Common name: Scarlet elf cup, Scarlet elfcup, moss cup
Botanical name: Sarcoscypha coccinea
Family: Sarcoscyphaceae (Cup fungi)
Worldwide distribution: Widely distributed in the Northern Hemisphere.
Local distribution: Common and widespread in Britain and Ireland.
Habitat: Dead wood near streams and deciduous woodland.
Foraging season: Early winter to early spring.
These little gems appear in the depths of winter, when not too many things are growing in the wild. The fruiting bodies display a flash of bright colour amidst the boring monochrome landscape characteristic of the season.
Scarlet elf cup (Sarcoscypha coccinea) is virtually indistinguishable from the similar ruby elf cup (Sarcoscypha austriaca) without microscopy. Both of them are generally reckoned to be edible and their vivid red colour serves to distinguish them from anything else.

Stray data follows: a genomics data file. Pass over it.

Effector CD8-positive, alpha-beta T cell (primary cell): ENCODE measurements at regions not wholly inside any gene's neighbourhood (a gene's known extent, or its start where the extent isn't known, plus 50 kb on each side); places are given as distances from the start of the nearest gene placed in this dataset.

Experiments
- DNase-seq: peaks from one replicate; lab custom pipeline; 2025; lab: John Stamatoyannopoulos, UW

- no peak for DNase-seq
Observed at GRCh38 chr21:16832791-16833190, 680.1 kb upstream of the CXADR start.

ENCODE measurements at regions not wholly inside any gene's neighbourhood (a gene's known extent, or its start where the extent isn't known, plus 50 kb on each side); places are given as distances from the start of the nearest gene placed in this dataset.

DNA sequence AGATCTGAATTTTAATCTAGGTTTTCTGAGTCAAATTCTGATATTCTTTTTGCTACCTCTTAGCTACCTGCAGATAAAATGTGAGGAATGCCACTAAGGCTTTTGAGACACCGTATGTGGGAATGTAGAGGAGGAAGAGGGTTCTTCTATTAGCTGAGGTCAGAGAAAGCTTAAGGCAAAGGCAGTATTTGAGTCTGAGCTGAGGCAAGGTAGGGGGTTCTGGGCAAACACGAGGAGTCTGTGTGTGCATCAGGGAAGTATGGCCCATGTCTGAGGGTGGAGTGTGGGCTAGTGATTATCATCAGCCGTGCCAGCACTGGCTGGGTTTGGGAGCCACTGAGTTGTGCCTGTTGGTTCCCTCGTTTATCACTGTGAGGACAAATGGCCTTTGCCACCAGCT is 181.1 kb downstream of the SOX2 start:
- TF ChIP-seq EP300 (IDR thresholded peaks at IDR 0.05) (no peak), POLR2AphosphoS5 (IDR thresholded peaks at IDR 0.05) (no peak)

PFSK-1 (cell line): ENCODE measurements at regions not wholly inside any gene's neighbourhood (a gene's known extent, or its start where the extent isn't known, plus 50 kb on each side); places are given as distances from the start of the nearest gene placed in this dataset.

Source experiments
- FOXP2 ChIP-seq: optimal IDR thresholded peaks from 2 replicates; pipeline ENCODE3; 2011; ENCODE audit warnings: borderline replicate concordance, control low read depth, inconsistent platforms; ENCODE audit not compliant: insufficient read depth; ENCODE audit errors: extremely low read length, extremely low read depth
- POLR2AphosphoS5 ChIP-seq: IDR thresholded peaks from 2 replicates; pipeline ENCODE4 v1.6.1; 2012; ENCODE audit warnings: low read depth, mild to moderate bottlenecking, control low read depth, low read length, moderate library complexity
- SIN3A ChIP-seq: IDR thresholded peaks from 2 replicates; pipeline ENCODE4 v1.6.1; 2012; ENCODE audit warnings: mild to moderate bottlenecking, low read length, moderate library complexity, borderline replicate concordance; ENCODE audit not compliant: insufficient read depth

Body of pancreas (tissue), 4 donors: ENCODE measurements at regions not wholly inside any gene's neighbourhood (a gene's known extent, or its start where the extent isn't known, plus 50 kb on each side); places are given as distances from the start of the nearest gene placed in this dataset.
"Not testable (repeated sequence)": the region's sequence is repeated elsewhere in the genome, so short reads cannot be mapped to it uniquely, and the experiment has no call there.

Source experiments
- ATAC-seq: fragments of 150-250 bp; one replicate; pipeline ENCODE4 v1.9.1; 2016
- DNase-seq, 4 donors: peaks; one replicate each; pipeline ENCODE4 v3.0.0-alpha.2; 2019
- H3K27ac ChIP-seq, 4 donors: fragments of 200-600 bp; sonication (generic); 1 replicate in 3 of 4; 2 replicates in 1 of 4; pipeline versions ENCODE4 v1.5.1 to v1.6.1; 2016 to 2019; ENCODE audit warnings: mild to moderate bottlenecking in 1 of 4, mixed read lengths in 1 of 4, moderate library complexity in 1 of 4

Indeed, the edibility of scarlet elf cups is disputed. Some sources still list the fungi as inedible, perhaps because the texture is quite different to what you’d normally expect from a mushroom. Nonetheless, scarlet elf cup has been eaten for years with no bad reports.
Scarlet elf cups have a subtle earthy flavour with a slightly woody texture. They can be stir fried and sprinkled in salads for colour.
The fruiting bodies seem to be designed to use them like little baskets. Fill them with any other seasonal ingredients to make raw wild canapés, like three cornered leek, garlic-mustard, wild garlic or wood sorrel.